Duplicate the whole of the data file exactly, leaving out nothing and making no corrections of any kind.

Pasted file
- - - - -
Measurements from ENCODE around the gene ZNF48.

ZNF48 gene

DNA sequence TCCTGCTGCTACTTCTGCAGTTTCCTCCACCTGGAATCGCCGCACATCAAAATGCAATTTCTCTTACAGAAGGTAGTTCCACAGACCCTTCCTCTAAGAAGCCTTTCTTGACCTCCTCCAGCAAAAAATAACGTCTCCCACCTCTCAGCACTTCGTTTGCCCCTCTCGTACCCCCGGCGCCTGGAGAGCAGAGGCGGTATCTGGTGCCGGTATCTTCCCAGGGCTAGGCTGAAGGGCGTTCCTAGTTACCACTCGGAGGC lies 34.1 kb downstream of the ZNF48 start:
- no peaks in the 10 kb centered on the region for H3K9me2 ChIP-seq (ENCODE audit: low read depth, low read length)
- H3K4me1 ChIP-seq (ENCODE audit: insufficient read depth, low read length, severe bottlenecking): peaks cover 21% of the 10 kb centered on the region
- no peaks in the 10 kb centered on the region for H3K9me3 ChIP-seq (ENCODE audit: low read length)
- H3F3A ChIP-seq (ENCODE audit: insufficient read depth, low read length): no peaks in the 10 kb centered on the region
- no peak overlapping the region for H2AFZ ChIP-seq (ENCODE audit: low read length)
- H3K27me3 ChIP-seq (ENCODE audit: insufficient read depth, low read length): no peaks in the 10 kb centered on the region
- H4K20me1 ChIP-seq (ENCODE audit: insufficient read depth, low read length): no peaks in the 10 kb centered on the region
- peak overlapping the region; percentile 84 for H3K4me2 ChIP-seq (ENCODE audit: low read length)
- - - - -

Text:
Measurements from ENCODE around the gene ZNF48.

ZNF48 gene

DNA sequence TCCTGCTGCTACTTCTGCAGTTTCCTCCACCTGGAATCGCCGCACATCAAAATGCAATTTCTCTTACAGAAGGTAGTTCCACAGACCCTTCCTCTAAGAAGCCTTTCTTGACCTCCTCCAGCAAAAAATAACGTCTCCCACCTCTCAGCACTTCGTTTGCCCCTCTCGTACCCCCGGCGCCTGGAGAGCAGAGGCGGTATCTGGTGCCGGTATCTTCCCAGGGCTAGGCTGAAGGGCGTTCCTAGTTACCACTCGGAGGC lies 34.1 kb downstream of the ZNF48 start:
- no peaks in the 10 kb centered on the region for H3K9me2 ChIP-seq (ENCODE audit: low read depth, low read length)
- H3K4me1 ChIP-seq (ENCODE audit: insufficient read depth, low read length, severe bottlenecking): peaks cover 21% of the 10 kb centered on the region
- no peaks in the 10 kb centered on the region for H3K9me3 ChIP-seq (ENCODE audit: low read length)
- H3F3A ChIP-seq (ENCODE audit: insufficient read depth, low read length): no peaks in the 10 kb centered on the region
- no peak overlapping the region for H2AFZ ChIP-seq (ENCODE audit: low read length)
- H3K27me3 ChIP-seq (ENCODE audit: insufficient read depth, low read length): no peaks in the 10 kb centered on the region
- H4K20me1 ChIP-seq (ENCODE audit: insufficient read depth, low read length): no peaks in the 10 kb centered on the region
- peak overlapping the region; percentile 84 for H3K4me2 ChIP-seq (ENCODE audit: low read length)